Our first task involved agreeing on a mission around supporting a diverse female founder, and this helped to foster unity and keep us focused on our ultimate goal. Importantly, we also made time to have team dinners and get to know each other outside of the competition, which further created a culture of friendship and mutual respect. We all agreed that this was one of the best group experiences we’ve had in our academic careers!
What did the presentation process involve and what tactics did you use to convince the Investment Committee to invest?
The competition involved a number of deliverables over many months including developing an investment thesis, sourcing plan, due diligence plan, and then once we selected our company, developing a full investment memo and pitch. It culminated in a final pitch to a panel of judges, and then a second round of pitches when we made it to the finals. We focused on making our presentation clear, engaging, and energizing. We tied all our information together with a compelling storyline that connected our investment thesis to our investment recommendation, and painted a picture of the exciting potential that Kami – our company – has to change the world for the better.
What do you think was the key to your success?
We would not have gotten to where we did without the incredible guidance and support from Stephan Chambers and the Marshall Institute, our VC mentor Manuel Antunes, our MIINT mentor Elena Iannaccone, and LSE’s prior year’s MIINT team, among other individuals who met with us. Our mutual passion for impact investing, motivation to learn, and wonderful team dynamic contributed greatly.
We received amazing support from the Marshall Institute. We had regular, bi-weekly calls with Stephan Chambers (director of the Marshall Institute) which were hugely helpful as we went through each stage of the competition, from sourcing and due diligence to impact measurement and analysing term sheets. The Institute also connected us to several Venture Capital funds around London, as well as alumni and entrepreneurs in the LSE community.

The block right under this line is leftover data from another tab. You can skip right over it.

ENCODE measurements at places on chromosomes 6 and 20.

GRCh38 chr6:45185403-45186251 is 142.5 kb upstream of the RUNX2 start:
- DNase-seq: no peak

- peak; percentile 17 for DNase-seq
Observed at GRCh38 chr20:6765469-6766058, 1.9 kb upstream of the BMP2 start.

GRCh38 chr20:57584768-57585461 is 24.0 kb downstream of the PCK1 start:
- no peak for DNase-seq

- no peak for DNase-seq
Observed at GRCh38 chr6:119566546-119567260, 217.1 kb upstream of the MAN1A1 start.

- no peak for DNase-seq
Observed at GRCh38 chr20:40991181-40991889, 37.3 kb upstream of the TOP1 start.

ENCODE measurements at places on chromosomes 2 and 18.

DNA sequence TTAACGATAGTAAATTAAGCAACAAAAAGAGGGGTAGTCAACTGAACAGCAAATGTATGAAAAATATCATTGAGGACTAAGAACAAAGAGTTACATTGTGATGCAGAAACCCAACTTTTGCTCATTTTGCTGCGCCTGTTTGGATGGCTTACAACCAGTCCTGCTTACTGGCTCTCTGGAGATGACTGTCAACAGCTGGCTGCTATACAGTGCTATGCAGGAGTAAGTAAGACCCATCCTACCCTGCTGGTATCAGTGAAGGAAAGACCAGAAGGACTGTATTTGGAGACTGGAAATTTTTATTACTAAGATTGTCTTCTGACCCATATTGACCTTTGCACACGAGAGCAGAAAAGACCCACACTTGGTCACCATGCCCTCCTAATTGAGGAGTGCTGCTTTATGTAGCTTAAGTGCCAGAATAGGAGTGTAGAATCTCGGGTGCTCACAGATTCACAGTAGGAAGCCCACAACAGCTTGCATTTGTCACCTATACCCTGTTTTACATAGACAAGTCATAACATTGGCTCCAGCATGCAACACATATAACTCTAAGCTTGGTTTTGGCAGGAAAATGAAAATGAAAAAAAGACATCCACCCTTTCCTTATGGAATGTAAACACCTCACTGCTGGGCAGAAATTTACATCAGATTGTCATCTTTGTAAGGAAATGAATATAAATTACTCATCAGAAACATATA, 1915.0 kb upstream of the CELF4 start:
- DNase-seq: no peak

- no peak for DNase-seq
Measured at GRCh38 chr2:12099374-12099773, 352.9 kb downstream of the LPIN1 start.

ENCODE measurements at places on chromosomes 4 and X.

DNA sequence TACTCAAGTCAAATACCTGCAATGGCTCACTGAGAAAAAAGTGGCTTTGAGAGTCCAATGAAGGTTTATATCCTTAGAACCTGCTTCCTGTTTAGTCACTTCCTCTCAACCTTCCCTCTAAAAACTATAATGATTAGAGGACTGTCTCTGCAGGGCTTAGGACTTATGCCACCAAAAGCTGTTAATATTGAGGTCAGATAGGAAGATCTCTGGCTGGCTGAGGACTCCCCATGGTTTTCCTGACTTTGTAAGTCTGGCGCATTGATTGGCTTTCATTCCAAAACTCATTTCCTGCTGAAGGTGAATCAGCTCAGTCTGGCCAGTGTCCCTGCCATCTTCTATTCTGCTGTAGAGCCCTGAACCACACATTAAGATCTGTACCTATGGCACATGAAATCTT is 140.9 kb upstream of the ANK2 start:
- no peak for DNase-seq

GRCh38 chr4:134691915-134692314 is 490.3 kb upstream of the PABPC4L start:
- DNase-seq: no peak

What were your key learning points throughout the process?
We all came into the program with different skills; our past experiences range from finance and impact measurement to corporate strategy and philanthropy. As a result, we all learned different things from MIINT. That’s the best thing about the program – it takes you through the whole process, from sourcing and financial analysis to impact measurement and deal structuring.
What do you think were the main benefits from taking part?
We all agreed that this process was one of the most practical and educational we have experienced at LSE so far. The opportunity to connect with various professionals in the impact investing ecosystem allowed us to gain a strong understanding of what careers in this space might look like, and to forge meaningful connections. In addition, the opportunity to partake in the full process of making an impact investment, and sourcing a real-world company in real time, made for a truly relevant and practical learning experience.
What is next for your team?
We all so enjoyed working together and look forward to staying in touch and helping each other on our career journeys following our programs. We’ve also tossed around the idea of starting our own impact-focused venture capital fund, so stay tuned!
What advice would you give to anyone who is considering taking part in future?
Authors: Julie Rubenstein, Emilie Drop, Gabrielle De Haan Montes, Alvira Rao, Prebhjot Kaur and Ana Abad
Note: The blog post first originated on the LSE School of Public Policy website.